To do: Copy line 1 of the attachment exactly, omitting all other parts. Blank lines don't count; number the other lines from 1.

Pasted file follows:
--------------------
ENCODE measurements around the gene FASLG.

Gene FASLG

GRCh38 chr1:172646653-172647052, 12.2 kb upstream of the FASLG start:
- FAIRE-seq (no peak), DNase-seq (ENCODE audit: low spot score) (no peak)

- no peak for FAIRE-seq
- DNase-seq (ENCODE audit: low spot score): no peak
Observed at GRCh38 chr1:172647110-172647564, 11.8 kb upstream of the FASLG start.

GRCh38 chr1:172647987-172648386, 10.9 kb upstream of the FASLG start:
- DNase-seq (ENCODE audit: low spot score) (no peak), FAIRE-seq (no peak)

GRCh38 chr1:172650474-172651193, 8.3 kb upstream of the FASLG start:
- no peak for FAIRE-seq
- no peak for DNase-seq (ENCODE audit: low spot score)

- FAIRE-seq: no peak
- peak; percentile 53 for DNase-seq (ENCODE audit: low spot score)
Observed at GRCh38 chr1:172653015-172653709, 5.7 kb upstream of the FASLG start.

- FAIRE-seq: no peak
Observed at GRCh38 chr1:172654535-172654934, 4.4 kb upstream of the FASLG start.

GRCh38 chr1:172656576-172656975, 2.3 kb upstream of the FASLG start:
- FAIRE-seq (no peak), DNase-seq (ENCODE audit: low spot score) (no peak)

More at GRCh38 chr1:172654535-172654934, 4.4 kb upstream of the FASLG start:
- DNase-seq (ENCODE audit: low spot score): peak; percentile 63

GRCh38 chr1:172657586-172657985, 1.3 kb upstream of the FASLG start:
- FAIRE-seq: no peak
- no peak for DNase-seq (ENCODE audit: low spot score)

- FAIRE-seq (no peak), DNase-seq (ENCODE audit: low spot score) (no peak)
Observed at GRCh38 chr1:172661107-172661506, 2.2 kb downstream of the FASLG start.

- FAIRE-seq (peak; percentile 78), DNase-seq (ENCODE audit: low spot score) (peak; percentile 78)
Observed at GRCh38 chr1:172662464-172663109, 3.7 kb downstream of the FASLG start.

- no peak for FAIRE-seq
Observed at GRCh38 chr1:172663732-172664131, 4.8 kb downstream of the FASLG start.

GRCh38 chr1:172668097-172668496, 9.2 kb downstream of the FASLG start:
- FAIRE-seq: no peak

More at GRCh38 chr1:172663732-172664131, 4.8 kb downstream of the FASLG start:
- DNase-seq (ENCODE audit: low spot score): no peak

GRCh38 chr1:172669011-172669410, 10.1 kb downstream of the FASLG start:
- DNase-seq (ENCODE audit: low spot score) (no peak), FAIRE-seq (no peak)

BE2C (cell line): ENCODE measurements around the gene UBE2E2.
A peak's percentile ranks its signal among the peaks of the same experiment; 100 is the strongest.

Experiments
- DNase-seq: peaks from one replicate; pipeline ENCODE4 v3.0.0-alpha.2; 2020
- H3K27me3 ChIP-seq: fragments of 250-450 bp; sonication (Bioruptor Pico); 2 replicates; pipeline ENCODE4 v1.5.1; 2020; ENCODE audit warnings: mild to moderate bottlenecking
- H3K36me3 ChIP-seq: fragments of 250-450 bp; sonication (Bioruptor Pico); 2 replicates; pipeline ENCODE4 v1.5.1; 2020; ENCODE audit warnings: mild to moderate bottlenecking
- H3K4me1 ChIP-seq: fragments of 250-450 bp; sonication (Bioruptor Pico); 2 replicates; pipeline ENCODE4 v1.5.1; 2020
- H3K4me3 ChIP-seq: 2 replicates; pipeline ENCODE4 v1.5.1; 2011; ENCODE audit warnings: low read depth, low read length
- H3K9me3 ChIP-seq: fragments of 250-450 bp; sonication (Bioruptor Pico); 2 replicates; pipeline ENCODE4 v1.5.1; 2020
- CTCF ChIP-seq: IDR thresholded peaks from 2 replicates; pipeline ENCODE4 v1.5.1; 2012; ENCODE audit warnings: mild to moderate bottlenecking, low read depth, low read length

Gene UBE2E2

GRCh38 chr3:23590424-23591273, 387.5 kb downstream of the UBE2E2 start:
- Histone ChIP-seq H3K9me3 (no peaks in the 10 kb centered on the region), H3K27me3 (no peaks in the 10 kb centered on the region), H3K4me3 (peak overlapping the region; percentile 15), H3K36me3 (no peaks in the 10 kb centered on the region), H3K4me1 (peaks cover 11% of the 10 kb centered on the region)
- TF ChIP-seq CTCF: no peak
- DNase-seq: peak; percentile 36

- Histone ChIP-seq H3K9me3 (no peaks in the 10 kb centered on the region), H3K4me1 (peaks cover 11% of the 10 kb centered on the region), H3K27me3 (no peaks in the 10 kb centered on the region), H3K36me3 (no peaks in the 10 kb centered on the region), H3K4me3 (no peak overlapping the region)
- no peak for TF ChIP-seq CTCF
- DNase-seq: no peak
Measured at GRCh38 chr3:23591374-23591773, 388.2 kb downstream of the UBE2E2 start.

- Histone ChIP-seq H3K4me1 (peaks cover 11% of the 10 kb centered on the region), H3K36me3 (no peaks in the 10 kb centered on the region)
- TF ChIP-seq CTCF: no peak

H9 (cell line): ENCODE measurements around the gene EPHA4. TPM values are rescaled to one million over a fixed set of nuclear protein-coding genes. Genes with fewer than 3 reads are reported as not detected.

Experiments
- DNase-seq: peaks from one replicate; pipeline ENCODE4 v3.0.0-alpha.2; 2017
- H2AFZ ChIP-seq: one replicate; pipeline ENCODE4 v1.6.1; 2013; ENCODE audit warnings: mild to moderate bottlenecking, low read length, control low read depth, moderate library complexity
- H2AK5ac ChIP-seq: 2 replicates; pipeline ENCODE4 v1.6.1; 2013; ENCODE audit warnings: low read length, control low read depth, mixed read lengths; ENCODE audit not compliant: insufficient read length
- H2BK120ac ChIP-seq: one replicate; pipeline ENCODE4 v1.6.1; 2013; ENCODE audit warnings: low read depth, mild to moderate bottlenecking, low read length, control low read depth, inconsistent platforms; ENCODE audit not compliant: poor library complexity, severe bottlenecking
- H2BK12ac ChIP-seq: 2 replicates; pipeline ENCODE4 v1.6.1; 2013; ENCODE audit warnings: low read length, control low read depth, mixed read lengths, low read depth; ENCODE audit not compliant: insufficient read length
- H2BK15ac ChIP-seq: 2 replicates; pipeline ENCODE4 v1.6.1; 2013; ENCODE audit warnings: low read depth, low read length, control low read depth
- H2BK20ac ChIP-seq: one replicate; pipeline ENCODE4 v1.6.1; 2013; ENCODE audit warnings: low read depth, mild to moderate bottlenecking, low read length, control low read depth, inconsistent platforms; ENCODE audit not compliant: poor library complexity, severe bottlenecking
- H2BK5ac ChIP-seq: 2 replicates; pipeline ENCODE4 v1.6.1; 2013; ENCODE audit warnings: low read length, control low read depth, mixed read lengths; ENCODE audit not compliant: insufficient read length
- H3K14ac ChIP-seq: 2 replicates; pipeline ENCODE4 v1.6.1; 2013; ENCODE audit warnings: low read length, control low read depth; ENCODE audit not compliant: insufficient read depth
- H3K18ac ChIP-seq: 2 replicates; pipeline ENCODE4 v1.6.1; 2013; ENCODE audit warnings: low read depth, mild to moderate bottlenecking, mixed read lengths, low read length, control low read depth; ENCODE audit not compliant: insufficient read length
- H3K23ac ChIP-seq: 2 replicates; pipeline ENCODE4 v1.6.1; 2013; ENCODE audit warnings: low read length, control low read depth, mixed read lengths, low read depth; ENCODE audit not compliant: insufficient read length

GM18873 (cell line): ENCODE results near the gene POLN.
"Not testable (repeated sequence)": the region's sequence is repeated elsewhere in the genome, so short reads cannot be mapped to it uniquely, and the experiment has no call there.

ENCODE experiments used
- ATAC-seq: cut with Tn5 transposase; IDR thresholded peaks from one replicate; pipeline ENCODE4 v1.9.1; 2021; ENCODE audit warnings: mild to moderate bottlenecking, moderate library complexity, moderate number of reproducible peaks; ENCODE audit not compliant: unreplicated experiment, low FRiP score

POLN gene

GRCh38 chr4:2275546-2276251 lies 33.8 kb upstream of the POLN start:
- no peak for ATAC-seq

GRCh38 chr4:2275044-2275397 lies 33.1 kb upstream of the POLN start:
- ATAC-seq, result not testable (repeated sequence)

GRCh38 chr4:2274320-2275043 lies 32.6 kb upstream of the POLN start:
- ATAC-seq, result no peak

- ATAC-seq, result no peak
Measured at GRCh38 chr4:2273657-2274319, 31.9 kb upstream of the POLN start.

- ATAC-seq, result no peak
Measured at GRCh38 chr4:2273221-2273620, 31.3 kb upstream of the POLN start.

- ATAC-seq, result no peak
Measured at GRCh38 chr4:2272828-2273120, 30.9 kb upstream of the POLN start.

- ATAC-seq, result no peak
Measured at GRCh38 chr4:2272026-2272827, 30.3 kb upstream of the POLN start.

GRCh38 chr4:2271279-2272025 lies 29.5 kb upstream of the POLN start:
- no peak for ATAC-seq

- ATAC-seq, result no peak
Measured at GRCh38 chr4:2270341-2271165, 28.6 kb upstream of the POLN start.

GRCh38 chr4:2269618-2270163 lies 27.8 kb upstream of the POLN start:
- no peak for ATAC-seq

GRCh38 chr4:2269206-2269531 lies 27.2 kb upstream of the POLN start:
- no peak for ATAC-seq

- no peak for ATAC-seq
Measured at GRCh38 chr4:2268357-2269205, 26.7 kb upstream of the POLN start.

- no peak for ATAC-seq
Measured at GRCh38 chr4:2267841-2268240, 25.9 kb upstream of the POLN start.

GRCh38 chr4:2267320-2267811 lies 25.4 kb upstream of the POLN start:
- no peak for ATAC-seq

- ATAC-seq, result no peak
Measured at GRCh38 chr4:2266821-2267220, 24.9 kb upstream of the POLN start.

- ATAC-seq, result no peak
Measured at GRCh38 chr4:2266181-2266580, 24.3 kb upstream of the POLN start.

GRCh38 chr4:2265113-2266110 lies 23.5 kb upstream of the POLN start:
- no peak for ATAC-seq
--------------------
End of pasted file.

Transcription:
ENCODE measurements around the gene FASLG.